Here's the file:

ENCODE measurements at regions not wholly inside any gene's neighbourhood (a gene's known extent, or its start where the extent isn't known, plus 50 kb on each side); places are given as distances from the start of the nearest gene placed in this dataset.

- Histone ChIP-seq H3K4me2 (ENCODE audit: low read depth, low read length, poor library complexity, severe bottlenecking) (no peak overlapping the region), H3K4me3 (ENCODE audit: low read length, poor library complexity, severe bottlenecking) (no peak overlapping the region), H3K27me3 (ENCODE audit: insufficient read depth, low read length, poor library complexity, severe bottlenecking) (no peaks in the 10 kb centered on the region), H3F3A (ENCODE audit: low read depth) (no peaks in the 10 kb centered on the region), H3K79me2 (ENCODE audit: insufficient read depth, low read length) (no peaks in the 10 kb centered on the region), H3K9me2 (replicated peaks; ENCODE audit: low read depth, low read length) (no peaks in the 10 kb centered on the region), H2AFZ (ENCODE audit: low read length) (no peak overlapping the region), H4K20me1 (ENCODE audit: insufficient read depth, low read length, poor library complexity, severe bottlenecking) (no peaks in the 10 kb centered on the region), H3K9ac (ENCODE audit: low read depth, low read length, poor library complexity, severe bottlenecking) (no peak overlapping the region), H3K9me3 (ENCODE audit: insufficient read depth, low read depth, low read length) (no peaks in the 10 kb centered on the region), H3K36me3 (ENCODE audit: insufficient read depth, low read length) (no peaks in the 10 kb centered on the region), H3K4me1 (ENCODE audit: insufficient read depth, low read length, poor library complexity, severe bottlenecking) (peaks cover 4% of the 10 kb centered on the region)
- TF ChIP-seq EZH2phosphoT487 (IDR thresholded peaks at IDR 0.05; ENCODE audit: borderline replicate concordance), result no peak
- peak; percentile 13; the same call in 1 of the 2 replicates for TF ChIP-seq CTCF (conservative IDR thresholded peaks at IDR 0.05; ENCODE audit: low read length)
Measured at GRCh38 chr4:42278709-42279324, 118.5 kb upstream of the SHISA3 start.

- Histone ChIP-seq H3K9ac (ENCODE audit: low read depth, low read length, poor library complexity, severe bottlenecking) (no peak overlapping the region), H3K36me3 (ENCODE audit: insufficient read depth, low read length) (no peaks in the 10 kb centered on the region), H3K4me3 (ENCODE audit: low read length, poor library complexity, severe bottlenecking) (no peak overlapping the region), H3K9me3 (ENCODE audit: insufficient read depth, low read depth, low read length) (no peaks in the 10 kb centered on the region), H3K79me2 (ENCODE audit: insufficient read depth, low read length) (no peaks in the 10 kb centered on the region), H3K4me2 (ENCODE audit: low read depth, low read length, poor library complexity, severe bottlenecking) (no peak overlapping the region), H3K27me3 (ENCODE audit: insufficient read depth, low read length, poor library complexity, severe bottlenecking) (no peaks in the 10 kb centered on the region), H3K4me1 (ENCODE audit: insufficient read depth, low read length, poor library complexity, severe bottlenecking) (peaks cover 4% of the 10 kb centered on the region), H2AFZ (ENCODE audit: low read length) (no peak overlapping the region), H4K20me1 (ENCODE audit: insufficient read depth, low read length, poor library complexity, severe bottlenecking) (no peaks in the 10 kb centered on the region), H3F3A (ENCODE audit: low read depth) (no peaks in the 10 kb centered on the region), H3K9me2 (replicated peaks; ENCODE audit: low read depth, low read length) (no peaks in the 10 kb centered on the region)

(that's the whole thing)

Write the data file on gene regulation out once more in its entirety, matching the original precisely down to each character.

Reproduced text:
ENCODE measurements at regions not wholly inside any gene's neighbourhood (a gene's known extent, or its start where the extent isn't known, plus 50 kb on each side); places are given as distances from the start of the nearest gene placed in this dataset.

- Histone ChIP-seq H3K4me2 (ENCODE audit: low read depth, low read length, poor library complexity, severe bottlenecking) (no peak overlapping the region), H3K4me3 (ENCODE audit: low read length, poor library complexity, severe bottlenecking) (no peak overlapping the region), H3K27me3 (ENCODE audit: insufficient read depth, low read length, poor library complexity, severe bottlenecking) (no peaks in the 10 kb centered on the region), H3F3A (ENCODE audit: low read depth) (no peaks in the 10 kb centered on the region), H3K79me2 (ENCODE audit: insufficient read depth, low read length) (no peaks in the 10 kb centered on the region), H3K9me2 (replicated peaks; ENCODE audit: low read depth, low read length) (no peaks in the 10 kb centered on the region), H2AFZ (ENCODE audit: low read length) (no peak overlapping the region), H4K20me1 (ENCODE audit: insufficient read depth, low read length, poor library complexity, severe bottlenecking) (no peaks in the 10 kb centered on the region), H3K9ac (ENCODE audit: low read depth, low read length, poor library complexity, severe bottlenecking) (no peak overlapping the region), H3K9me3 (ENCODE audit: insufficient read depth, low read depth, low read length) (no peaks in the 10 kb centered on the region), H3K36me3 (ENCODE audit: insufficient read depth, low read length) (no peaks in the 10 kb centered on the region), H3K4me1 (ENCODE audit: insufficient read depth, low read length, poor library complexity, severe bottlenecking) (peaks cover 4% of the 10 kb centered on the region)
- TF ChIP-seq EZH2phosphoT487 (IDR thresholded peaks at IDR 0.05; ENCODE audit: borderline replicate concordance), result no peak
- peak; percentile 13; the same call in 1 of the 2 replicates for TF ChIP-seq CTCF (conservative IDR thresholded peaks at IDR 0.05; ENCODE audit: low read length)
Measured at GRCh38 chr4:42278709-42279324, 118.5 kb upstream of the SHISA3 start.

- Histone ChIP-seq H3K9ac (ENCODE audit: low read depth, low read length, poor library complexity, severe bottlenecking) (no peak overlapping the region), H3K36me3 (ENCODE audit: insufficient read depth, low read length) (no peaks in the 10 kb centered on the region), H3K4me3 (ENCODE audit: low read length, poor library complexity, severe bottlenecking) (no peak overlapping the region), H3K9me3 (ENCODE audit: insufficient read depth, low read depth, low read length) (no peaks in the 10 kb centered on the region), H3K79me2 (ENCODE audit: insufficient read depth, low read length) (no peaks in the 10 kb centered on the region), H3K4me2 (ENCODE audit: low read depth, low read length, poor library complexity, severe bottlenecking) (no peak overlapping the region), H3K27me3 (ENCODE audit: insufficient read depth, low read length, poor library complexity, severe bottlenecking) (no peaks in the 10 kb centered on the region), H3K4me1 (ENCODE audit: insufficient read depth, low read length, poor library complexity, severe bottlenecking) (peaks cover 4% of the 10 kb centered on the region), H2AFZ (ENCODE audit: low read length) (no peak overlapping the region), H4K20me1 (ENCODE audit: insufficient read depth, low read length, poor library complexity, severe bottlenecking) (no peaks in the 10 kb centered on the region), H3F3A (ENCODE audit: low read depth) (no peaks in the 10 kb centered on the region), H3K9me2 (replicated peaks; ENCODE audit: low read depth, low read length) (no peaks in the 10 kb centered on the region)